LISBON (Reuters) - Portugal’s new opposition-dominated parliament will hold a vote on Nov. 10 or 11 that could topple the austerity-minded minority government less than a fortnight after it is sworn in, lawmakers said on Wednesday.
The government will be sworn in on Friday.
Its policy program must be voted on within three days of being presented in parliament. If the plan is rejected, as the opposition has vowed it will be, the government would fall.
Party leaders at the National Assembly agreed on Wednesday that Prime Minister Pedro Passos Coelho’s center-right government program will be debated on Nov. 9 and 10.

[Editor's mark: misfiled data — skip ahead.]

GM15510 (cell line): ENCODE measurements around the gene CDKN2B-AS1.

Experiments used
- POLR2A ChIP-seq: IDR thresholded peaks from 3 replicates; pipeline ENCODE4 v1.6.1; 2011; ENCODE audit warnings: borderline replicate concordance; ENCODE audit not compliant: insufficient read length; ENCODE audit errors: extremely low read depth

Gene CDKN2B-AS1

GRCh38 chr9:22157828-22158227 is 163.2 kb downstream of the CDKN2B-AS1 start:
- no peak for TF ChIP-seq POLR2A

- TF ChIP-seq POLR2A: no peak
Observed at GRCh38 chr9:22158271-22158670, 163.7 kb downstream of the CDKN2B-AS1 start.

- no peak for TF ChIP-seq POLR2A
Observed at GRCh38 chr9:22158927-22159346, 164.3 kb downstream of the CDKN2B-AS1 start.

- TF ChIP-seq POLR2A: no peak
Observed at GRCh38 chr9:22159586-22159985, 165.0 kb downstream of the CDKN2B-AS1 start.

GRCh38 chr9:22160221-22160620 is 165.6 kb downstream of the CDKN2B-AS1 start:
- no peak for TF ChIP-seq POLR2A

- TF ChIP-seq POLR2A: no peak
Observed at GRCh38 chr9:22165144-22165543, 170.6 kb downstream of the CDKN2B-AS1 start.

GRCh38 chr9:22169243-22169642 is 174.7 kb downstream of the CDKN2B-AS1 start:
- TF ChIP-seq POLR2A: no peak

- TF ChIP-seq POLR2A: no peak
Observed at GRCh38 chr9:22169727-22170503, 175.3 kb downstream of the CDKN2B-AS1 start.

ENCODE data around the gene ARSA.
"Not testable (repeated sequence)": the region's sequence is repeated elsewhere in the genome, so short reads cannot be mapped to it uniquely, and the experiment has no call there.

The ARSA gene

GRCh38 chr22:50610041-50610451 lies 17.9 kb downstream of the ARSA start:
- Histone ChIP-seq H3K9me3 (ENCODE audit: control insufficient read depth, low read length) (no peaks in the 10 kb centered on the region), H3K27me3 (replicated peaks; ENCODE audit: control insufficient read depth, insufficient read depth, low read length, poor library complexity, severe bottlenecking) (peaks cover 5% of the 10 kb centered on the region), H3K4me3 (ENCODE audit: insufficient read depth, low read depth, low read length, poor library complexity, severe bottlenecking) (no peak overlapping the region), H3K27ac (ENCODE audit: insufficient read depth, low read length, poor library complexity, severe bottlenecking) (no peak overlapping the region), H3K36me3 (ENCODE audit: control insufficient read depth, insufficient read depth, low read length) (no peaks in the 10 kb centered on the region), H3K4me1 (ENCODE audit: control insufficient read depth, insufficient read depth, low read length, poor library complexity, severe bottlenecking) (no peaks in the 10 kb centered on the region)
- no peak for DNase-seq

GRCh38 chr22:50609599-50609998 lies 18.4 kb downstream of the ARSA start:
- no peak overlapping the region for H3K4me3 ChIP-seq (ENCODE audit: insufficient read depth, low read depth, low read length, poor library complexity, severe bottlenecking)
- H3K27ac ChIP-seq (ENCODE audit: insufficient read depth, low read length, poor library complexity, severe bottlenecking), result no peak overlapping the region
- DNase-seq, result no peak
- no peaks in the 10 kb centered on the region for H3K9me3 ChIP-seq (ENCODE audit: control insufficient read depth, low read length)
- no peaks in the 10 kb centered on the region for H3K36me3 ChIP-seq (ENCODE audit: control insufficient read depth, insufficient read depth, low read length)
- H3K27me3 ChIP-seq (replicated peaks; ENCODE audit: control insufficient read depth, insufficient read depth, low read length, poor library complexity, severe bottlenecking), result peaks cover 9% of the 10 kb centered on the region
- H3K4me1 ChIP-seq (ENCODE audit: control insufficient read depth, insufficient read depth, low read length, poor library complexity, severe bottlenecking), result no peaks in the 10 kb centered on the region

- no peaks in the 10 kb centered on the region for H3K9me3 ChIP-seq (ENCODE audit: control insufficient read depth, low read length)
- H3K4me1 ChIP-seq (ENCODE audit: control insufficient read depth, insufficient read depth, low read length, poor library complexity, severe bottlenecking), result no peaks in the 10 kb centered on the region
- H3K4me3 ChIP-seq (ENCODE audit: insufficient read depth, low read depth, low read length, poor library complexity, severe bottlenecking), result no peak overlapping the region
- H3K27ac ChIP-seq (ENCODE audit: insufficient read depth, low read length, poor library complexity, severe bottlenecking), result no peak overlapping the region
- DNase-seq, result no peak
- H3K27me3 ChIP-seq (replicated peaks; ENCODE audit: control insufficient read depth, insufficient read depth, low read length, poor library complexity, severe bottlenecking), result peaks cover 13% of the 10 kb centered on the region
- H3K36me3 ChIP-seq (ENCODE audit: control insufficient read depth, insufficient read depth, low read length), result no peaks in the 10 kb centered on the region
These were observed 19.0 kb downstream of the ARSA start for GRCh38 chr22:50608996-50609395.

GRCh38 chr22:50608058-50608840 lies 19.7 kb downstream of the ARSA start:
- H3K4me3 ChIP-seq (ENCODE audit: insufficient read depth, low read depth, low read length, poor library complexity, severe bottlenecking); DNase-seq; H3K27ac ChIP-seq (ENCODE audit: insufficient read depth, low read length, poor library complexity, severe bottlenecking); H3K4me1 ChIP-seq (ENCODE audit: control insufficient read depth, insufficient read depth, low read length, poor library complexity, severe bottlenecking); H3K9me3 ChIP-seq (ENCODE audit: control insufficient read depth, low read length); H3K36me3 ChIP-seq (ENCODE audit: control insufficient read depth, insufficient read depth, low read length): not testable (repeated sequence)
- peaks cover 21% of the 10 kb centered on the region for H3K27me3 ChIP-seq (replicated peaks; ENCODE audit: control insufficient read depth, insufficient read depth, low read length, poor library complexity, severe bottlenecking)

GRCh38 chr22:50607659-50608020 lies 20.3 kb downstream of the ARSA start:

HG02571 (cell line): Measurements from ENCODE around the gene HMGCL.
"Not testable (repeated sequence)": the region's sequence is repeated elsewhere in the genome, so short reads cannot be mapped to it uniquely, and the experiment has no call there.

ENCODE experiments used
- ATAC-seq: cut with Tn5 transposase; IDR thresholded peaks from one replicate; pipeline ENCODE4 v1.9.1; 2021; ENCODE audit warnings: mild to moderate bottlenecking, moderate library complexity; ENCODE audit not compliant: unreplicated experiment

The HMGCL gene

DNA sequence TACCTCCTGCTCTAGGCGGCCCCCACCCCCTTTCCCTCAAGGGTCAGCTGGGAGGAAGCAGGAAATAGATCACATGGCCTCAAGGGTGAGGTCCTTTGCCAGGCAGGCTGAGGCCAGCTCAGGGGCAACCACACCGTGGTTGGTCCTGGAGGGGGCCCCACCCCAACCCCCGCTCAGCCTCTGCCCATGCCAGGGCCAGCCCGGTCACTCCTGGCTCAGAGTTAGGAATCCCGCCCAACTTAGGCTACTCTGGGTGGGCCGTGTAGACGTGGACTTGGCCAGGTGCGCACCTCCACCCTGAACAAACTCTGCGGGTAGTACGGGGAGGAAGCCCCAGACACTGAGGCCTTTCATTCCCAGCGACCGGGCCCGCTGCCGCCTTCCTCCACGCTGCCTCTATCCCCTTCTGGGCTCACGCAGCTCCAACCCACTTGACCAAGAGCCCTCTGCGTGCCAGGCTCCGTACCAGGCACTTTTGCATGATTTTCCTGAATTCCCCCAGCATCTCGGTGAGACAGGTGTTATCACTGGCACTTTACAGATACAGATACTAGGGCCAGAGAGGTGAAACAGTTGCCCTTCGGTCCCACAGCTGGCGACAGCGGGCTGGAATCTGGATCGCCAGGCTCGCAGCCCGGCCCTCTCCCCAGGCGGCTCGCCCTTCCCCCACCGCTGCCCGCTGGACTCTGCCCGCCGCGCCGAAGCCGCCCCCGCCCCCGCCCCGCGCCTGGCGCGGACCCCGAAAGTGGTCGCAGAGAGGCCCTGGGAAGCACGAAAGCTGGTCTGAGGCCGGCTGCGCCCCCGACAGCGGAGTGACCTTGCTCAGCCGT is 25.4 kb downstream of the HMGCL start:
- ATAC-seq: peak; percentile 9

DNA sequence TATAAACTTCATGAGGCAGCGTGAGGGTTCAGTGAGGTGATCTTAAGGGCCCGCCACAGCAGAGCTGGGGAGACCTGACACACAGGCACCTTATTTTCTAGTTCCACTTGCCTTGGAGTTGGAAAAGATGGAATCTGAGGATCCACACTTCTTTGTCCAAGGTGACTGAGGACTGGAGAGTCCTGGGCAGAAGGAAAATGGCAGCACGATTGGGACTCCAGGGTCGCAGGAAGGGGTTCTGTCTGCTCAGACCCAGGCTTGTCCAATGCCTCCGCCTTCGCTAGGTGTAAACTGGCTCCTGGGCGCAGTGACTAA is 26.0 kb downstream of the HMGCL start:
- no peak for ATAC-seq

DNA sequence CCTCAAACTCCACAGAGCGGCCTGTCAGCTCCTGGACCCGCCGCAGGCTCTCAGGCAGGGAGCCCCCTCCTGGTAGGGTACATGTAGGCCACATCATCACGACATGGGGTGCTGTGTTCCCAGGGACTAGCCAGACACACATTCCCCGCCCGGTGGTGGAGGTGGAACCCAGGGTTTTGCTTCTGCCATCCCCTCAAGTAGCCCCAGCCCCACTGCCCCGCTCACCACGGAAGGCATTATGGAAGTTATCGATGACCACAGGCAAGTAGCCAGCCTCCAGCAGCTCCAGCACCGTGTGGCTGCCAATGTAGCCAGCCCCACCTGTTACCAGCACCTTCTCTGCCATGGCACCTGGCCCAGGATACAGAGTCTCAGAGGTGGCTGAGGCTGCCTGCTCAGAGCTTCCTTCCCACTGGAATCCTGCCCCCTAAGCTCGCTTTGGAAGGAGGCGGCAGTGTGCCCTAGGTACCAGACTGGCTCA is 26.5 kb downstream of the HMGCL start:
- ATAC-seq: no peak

Passos Coelho was named prime minister last week after his coalition won the most votes in the national election on Oct. 4 but lost its majority in parliament, which swung to leftist parties who are trying to form their own coalition.
The main opposition Socialists have vowed to boot out the new government, saying they will come up with an alternative administration backed by a majority in parliament. No left-wing interparty agreement has yet been formalized.
If the government is rejected by parliament, President Anibal Cavaco Silva would have to either name Socialist leader Antonio Costa as prime minister or leave Passos Coelho in a caretaker capacity until after a presidential election in January.
The president cannot call new parliamentary elections in his last six months in office.
The political stand-off has prompted concerns that a tentative economic recovery seen in the wake of the debt crisis and an international bailout could be blown off course.
Reporting By Andrei Khalip; Editing by Hugh Lawson